Gibson, owner of Razorback Archery on Highway 62 at Agnos, was giving a lesson to the Fulton County 4-H Shooting Sports Club.
While 4-H is known for its livestock, horse and photography programs, shooting sports is a newer project club, which teaches youth the basics of archery and using fire arms -- pistols, rifles and shotguns -- with an emphasis on safety.
"We began our shooting sports club four or five years ago," said MaLinda Gray, County Extension Specialist. "We have had wonderful interest in it from both boys and girls."
The club stopped its archery activities at the fairgrounds last fall, when the weather turned colder and it began getting dark earlier.
"We would shoot until it got so dark that we couldn't find our arrows, and decided to stop until spring." club leader Gary Phillips said. After learning about Razorback Archery and its indoor shooting range, the club was able to resume meetings. Eight children and their parents attended the January meeting at the facility.
"The (Razorback Archery) indoor range gives us a lot more flexibility," said Phillips, who also scheduled a 5:30 p.m. meeting for Feb. 28. Any interested children and parents are invited to attend to try archery and learn more about the Shooting Sports Club. Razorback Archery is in the Gibson Box Company building on Highway 62.
"We had a real good response to archery last fall," Phillips said. "Archery seems to be where the interest is right now."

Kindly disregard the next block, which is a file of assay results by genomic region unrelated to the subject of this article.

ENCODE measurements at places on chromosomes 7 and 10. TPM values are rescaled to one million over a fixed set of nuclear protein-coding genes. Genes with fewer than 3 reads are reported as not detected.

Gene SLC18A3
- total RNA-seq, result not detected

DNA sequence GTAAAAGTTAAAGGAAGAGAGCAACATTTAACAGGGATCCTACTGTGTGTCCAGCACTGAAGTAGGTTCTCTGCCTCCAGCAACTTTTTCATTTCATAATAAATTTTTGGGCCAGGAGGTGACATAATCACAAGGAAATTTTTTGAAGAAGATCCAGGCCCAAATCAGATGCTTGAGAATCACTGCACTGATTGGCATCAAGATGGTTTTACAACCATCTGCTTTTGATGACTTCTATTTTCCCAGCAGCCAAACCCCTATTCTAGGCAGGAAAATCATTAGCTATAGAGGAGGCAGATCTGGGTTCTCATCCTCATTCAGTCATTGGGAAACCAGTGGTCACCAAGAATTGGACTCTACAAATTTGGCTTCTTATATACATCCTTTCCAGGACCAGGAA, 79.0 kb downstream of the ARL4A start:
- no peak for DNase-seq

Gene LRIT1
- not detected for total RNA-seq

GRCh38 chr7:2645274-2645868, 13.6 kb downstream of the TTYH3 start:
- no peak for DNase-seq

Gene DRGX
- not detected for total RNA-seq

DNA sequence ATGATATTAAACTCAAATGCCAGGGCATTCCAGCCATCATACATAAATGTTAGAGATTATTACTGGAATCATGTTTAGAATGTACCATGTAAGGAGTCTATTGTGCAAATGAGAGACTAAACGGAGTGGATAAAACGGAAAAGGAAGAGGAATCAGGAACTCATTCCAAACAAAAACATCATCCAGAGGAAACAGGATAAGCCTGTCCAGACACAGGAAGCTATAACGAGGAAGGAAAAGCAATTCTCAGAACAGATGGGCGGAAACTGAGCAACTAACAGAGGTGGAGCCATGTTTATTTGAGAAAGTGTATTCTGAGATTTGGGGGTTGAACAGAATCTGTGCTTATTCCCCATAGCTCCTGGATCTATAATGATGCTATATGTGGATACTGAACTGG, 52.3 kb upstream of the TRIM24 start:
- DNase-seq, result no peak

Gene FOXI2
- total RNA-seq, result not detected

"My eight year old son, Garrett, came with me to the January meeting, but he didn't want to shoot," said Gray. "But, after seeing the other kids, he decided to try it, and now he's excited about archery."
The club has purchased some bows and arrows, and receives money through 4-H for equipment and activities.
The only problem with the shooting sports club is a lack of adults to help run it. In 2008, four Fulton County parents traveled to Little Rock to be trained to teach children how to shoot firearms and bows and arrows. But, over the past three years, their children have gotten older and left the club. Phillips is the only trained leader still actively involved.
"We have two people signed up to attend a March shooting sports training session, and have two slots still available," said Gray. "Anyone who is interested in getting involved is invited to sign up for the training. We need more leaders."
"4-H teaches people to shoot and teach others the 4-H way," Phillips said. "Safety is the big thing. They show you how to aim, and how to teach kids to do that. But the first thing is, how do you teach shooting so nobody gets hurt?"
As club members moved from Gibson's archery lesson to the indoor shooting range, Phillips explained, as they were getting their bows and arrows and setting up targets, the range was "cold," meaning no one was to put an arrow on a bow.
As the time to shoot neared, all members were instructed to stand behind the shooting line. Two youth at a time were called to the line, and the range was declared, "hot" - everyone was to stay behind the shooters, out of the line of fire.
"With the methods 4-H teaches, leaders can direct a shooting period, while insuring no one gets hurt," Phillips explained. "When 4-H holds a big shooting competition in Little Rock, 600 kids are involved and no one gets hurt because safety is the big issue."
When spring arrives, shooting activities will move back outdoors.
"For archery, we have four Genesis (starting) bows and five dozen arrows, along with outdoor targets," said Phillips. "We also have pellet guns and pellet rifles, and two .22 target pistols. What we're looking for is kids that want to be members (of the club), and adults that want to help out."
For more information on the 4-H Shooting Sports Club, contact MaLinda Gray, at the County Extension Office. The number is 895-3301.